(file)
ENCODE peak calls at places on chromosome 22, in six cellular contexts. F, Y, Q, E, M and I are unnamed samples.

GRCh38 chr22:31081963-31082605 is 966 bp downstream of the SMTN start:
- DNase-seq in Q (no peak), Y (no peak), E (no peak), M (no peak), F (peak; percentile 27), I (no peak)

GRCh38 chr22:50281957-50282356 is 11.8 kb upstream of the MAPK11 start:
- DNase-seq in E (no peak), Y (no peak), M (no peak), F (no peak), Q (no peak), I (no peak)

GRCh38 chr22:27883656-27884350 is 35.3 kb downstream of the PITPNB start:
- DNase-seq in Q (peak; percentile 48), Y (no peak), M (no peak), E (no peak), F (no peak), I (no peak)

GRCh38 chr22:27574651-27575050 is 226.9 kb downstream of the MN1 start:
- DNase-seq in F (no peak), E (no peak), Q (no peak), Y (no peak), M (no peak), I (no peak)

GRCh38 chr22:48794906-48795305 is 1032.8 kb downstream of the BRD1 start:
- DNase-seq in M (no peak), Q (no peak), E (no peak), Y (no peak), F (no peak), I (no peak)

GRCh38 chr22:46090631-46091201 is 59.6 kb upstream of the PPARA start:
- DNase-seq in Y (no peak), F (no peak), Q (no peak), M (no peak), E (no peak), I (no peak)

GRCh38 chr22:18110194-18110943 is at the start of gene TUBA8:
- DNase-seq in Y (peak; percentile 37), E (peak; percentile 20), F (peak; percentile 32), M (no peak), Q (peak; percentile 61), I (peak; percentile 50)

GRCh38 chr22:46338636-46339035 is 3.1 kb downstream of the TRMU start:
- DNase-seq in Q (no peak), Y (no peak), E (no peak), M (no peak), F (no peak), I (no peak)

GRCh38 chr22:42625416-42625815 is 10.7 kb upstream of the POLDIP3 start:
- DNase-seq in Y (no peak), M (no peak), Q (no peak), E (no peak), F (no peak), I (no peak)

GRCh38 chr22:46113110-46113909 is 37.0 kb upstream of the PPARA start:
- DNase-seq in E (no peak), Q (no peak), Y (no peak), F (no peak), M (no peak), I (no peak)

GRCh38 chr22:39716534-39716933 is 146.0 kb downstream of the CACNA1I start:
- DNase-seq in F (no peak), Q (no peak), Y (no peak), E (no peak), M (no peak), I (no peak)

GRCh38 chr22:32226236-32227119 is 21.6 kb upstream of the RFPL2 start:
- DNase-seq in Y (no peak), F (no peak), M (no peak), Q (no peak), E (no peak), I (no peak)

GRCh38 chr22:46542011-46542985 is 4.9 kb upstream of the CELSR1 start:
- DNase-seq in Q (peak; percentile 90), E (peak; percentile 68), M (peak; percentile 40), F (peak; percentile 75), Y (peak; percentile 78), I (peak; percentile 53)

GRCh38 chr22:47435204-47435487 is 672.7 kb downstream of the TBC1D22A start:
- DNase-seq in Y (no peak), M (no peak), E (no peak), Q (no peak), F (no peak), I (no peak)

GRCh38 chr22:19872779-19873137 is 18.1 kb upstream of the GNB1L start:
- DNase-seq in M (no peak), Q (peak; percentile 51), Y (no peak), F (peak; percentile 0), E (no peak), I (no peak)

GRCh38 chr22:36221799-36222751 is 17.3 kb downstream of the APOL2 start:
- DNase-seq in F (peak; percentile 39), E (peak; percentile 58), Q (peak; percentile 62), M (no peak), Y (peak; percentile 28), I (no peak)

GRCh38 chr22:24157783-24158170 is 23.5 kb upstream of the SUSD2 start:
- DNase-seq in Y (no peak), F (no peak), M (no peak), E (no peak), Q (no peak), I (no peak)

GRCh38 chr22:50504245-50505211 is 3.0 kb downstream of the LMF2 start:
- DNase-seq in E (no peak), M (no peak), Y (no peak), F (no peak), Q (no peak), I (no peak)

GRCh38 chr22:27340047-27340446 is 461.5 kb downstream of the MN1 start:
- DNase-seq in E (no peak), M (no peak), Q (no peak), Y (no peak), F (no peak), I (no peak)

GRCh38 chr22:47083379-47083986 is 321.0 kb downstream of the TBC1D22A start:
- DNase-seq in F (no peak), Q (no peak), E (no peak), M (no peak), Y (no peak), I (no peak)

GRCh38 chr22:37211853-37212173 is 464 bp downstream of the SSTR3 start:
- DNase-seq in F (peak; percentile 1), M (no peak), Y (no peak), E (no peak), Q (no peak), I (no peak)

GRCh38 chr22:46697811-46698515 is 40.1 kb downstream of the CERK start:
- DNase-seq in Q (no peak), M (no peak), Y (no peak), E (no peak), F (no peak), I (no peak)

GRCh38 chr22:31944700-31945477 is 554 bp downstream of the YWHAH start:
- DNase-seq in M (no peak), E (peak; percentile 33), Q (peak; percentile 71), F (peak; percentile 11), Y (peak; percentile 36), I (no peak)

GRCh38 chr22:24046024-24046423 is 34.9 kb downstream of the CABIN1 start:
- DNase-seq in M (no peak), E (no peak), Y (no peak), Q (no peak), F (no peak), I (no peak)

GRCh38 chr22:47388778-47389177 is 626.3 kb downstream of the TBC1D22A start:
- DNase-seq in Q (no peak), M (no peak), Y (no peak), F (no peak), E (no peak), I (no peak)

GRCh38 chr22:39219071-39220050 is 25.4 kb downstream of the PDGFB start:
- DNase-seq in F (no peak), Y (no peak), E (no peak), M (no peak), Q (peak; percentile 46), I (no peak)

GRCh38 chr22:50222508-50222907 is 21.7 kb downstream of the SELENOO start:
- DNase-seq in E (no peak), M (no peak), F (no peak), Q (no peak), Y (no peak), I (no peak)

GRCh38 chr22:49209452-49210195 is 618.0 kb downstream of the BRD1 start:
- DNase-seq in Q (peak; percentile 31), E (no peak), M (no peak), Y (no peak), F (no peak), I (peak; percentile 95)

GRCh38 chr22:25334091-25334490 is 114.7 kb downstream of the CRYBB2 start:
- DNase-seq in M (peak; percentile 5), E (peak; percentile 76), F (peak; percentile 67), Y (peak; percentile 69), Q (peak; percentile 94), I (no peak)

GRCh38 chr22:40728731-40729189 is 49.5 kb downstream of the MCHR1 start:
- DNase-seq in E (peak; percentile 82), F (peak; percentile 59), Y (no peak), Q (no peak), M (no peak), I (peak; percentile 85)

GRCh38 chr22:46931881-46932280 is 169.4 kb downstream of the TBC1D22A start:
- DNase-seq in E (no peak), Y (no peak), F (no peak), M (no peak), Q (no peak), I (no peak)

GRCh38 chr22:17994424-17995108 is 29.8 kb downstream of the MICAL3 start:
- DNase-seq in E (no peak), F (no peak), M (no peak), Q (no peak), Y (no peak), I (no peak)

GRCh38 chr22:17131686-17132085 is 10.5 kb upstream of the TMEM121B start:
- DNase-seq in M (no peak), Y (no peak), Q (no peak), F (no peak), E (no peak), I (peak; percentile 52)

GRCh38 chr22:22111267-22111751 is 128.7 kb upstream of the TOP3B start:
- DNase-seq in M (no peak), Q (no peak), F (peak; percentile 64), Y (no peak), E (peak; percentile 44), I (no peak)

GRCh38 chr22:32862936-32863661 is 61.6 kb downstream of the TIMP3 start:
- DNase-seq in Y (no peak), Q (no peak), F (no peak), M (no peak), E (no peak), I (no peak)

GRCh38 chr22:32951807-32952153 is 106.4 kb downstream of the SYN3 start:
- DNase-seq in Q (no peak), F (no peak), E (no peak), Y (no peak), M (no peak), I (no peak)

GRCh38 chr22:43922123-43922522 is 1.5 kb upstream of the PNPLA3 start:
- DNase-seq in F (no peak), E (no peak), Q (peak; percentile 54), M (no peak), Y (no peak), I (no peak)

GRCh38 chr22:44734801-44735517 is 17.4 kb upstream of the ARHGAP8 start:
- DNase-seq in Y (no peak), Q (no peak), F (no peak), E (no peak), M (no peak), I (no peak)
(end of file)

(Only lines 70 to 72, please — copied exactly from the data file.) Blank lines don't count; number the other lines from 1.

GRCh38 chr22:32862936-32863661 is 61.6 kb downstream of the TIMP3 start:
- DNase-seq in Y (no peak), Q (no peak), F (no peak), M (no peak), E (no peak), I (no peak)

GRCh38 chr22:32951807-32952153 is 106.4 kb downstream of the SYN3 start: